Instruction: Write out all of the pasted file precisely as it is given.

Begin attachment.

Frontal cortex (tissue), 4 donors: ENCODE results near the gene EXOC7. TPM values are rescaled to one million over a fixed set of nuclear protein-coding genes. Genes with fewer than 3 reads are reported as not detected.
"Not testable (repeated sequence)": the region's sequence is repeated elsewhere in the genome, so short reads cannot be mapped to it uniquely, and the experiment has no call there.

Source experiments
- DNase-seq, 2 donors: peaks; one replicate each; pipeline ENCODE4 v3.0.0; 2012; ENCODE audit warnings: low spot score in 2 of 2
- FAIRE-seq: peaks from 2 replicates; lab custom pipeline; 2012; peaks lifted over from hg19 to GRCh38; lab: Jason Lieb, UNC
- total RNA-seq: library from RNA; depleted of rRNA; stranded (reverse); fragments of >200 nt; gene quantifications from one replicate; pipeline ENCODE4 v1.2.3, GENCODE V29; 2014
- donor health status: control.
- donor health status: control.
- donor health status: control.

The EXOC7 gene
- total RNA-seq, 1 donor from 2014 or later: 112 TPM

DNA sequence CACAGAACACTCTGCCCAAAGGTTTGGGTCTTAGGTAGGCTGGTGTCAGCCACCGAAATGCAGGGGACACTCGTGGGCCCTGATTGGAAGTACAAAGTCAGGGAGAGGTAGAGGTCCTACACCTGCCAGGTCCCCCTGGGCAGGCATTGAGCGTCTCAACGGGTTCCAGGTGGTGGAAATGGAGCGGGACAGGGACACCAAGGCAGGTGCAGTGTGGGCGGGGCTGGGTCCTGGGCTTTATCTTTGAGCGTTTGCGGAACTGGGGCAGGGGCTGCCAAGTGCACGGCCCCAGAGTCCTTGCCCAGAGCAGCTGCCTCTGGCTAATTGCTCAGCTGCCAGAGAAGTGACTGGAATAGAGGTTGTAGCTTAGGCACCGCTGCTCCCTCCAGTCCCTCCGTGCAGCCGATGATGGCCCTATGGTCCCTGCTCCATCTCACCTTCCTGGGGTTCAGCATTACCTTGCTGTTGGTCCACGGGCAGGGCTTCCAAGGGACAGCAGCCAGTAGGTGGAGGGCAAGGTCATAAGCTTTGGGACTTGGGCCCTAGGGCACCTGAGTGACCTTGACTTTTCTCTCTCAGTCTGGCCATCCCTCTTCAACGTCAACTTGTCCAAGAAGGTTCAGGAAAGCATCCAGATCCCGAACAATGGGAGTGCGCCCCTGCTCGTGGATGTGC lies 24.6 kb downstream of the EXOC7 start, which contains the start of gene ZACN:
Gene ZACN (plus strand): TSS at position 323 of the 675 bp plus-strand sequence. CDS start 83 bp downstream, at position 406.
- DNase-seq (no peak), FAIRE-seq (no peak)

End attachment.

Frontal cortex (tissue), 4 donors: ENCODE results near the gene EXOC7. TPM values are rescaled to one million over a fixed set of nuclear protein-coding genes. Genes with fewer than 3 reads are reported as not detected.
"Not testable (repeated sequence)": the region's sequence is repeated elsewhere in the genome, so short reads cannot be mapped to it uniquely, and the experiment has no call there.

Source experiments
- DNase-seq, 2 donors: peaks; one replicate each; pipeline ENCODE4 v3.0.0; 2012; ENCODE audit warnings: low spot score in 2 of 2
- FAIRE-seq: peaks from 2 replicates; lab custom pipeline; 2012; peaks lifted over from hg19 to GRCh38; lab: Jason Lieb, UNC
- total RNA-seq: library from RNA; depleted of rRNA; stranded (reverse); fragments of >200 nt; gene quantifications from one replicate; pipeline ENCODE4 v1.2.3, GENCODE V29; 2014
- donor health status: control.
- donor health status: control.
- donor health status: control.

The EXOC7 gene
- total RNA-seq, 1 donor from 2014 or later: 112 TPM

DNA sequence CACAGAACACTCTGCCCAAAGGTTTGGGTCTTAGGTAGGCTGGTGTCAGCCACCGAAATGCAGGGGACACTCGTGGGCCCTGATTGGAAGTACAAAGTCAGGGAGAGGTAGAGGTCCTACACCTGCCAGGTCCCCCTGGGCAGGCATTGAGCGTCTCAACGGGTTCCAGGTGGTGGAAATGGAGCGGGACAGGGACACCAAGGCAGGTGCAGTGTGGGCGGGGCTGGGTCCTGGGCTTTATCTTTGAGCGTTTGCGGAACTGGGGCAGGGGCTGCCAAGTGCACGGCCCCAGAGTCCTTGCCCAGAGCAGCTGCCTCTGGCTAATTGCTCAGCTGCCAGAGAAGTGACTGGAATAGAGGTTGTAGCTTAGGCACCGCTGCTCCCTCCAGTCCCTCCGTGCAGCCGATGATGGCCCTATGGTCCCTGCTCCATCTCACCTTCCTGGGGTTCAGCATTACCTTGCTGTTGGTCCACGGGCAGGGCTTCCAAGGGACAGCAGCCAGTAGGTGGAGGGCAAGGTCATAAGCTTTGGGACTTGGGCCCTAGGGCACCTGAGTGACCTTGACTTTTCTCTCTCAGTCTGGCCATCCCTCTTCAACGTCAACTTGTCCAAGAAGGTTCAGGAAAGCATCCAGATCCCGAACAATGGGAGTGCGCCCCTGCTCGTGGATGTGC lies 24.6 kb downstream of the EXOC7 start, which contains the start of gene ZACN:
Gene ZACN (plus strand): TSS at position 323 of the 675 bp plus-strand sequence. CDS start 83 bp downstream, at position 406.
- DNase-seq (no peak), FAIRE-seq (no peak)